Author: Nihal Jere <firstname.lastname@example.org>
Date: Tue, 5 Oct 2021 23:47:04 -0500
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+# Nihal's Password Manager
+I normally use `pash`, as my password manager, which uses gpg2 to do all of the
+cryptography. In my setup (and likely the setups of most people who use pash or
+pass), the private key is on the same drive that holds the encrypted passwords.
+So if an attacker gets access to the encrypted passwords, they likely also have
+access to the encrypted private key for encrypting those passwords. The private
+key is probably encrypted using only a master password, so if an attacker gains
+access to this master password, all encrypted passwords are compromised.
+If an attacker gains access to the passwords without also gaining access to the
+encrypted private key, public key encryption is advantageous only if the master
+password is sufficiently weak.
+So given that the password database is practically only as secure as the master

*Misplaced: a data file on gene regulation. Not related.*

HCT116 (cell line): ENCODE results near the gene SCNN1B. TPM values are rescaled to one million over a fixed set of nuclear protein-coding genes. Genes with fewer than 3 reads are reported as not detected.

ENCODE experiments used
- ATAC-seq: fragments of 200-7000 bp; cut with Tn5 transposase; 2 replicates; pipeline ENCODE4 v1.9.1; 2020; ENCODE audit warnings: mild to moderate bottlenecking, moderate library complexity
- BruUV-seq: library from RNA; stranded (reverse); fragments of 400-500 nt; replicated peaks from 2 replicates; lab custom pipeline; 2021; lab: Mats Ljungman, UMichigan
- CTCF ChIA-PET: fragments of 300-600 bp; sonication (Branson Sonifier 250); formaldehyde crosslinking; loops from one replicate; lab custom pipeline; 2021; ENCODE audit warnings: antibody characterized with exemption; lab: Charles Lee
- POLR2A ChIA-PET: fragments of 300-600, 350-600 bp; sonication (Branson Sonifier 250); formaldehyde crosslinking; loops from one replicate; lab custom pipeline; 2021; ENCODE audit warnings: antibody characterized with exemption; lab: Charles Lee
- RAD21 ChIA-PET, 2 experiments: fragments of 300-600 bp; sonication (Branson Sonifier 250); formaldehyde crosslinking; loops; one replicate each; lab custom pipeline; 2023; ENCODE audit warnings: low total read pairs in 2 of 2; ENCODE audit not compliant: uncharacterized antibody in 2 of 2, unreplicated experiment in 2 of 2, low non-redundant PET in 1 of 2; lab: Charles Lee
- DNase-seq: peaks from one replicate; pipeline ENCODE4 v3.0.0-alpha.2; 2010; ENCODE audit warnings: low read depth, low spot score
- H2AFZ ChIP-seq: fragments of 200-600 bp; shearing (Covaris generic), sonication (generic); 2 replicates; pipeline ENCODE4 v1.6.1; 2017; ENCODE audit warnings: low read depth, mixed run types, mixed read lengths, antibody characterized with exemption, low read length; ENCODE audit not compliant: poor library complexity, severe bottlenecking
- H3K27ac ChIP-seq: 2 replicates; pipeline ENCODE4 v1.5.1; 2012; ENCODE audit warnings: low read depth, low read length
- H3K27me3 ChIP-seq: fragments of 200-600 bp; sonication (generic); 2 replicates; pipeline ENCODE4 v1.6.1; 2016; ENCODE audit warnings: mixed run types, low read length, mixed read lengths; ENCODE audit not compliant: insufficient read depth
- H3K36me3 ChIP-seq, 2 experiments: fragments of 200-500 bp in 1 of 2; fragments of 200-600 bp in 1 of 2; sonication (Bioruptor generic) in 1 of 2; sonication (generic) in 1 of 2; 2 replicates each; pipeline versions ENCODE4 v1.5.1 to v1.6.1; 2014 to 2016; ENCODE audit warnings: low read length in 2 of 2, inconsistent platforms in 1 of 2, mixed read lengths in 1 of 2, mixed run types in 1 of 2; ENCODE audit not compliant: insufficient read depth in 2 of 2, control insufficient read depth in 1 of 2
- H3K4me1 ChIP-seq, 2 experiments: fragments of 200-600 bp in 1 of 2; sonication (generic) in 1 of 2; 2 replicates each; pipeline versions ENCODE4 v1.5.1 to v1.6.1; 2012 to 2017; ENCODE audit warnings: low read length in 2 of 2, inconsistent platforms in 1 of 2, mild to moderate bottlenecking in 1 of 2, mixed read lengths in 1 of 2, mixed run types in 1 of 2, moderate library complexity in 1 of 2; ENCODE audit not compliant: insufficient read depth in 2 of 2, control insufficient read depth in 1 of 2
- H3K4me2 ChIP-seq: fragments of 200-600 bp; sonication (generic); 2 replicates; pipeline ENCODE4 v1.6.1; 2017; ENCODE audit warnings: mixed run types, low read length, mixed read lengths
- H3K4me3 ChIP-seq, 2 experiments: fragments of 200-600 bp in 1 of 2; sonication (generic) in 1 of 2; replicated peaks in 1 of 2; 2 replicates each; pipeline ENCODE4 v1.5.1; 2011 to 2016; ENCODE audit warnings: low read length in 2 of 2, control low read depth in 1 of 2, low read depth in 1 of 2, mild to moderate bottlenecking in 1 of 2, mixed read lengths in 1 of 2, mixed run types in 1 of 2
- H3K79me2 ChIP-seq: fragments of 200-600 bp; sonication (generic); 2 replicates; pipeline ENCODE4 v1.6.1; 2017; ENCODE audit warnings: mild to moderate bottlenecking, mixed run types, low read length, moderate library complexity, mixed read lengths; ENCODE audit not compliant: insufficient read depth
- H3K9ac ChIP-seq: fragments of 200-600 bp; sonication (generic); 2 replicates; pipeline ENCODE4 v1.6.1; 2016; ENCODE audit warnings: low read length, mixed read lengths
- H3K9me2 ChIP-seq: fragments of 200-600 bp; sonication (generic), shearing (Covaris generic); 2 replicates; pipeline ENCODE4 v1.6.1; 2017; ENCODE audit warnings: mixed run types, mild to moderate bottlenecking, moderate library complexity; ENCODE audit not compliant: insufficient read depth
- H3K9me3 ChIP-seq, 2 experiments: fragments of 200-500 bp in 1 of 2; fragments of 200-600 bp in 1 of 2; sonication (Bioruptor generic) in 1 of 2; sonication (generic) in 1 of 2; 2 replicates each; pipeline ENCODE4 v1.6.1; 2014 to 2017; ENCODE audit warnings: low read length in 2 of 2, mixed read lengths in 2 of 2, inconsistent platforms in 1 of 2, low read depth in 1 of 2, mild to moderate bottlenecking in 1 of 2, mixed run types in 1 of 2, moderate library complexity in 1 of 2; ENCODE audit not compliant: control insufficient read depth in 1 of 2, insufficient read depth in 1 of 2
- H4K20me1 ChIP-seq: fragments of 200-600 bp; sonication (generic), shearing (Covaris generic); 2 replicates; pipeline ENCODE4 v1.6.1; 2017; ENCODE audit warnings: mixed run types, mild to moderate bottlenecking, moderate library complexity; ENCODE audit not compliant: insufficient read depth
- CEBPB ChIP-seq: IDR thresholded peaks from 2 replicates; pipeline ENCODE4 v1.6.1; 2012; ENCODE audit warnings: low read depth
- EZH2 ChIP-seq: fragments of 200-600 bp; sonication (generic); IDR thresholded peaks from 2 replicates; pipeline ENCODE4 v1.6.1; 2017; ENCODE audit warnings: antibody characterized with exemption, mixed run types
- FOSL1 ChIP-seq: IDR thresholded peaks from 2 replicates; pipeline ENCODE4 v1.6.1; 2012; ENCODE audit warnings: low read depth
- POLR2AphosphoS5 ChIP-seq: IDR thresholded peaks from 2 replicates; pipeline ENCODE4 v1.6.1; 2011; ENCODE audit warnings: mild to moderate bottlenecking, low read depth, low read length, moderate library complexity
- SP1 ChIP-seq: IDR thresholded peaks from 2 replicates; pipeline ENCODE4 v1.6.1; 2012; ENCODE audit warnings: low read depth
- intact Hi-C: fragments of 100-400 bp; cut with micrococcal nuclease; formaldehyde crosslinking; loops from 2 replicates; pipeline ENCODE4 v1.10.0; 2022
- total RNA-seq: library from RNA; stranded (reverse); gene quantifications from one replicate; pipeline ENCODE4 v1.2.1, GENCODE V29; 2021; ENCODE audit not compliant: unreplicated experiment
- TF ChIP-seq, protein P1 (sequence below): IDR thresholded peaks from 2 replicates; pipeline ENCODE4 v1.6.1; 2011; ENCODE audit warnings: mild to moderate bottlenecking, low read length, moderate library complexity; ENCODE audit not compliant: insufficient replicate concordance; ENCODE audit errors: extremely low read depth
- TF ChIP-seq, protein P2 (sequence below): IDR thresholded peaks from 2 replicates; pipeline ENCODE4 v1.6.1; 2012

+password, gpg2 provides little value for this use case.
+To replace it, I wrote a program that only performs the cryptographic functions
+necessary for this use case: encrypting and decrypting using a master password.
+It uses Monocypher 3.1.2 for cryptography, which uses XChaCha20 for encryption,
+and Argon2 for key derivation.
+`npm-core` produces files containing encrypted passwords, and decrypts them. It
+provides the core encryption functionality of `npm` as the name implies.
+`npm-agent` implements password caching over a simple socket protocol. It reads
+a path to a file produced by `npm-core`, containing an encrypted password. Then
+using the master password (requesting it if necessary), it decrypts the content
+of the file and writes it back over the socket.
+npmc is just an interface for npm-agent usable in a shell. It takes a file path
+to a `npm-core` password file, talks to `npm-agent`, and prints the password it
+returns to stdout.
+The password manager is just a modified version of `pash` where gpg is replaced
+by `npm-core` and `npmc`.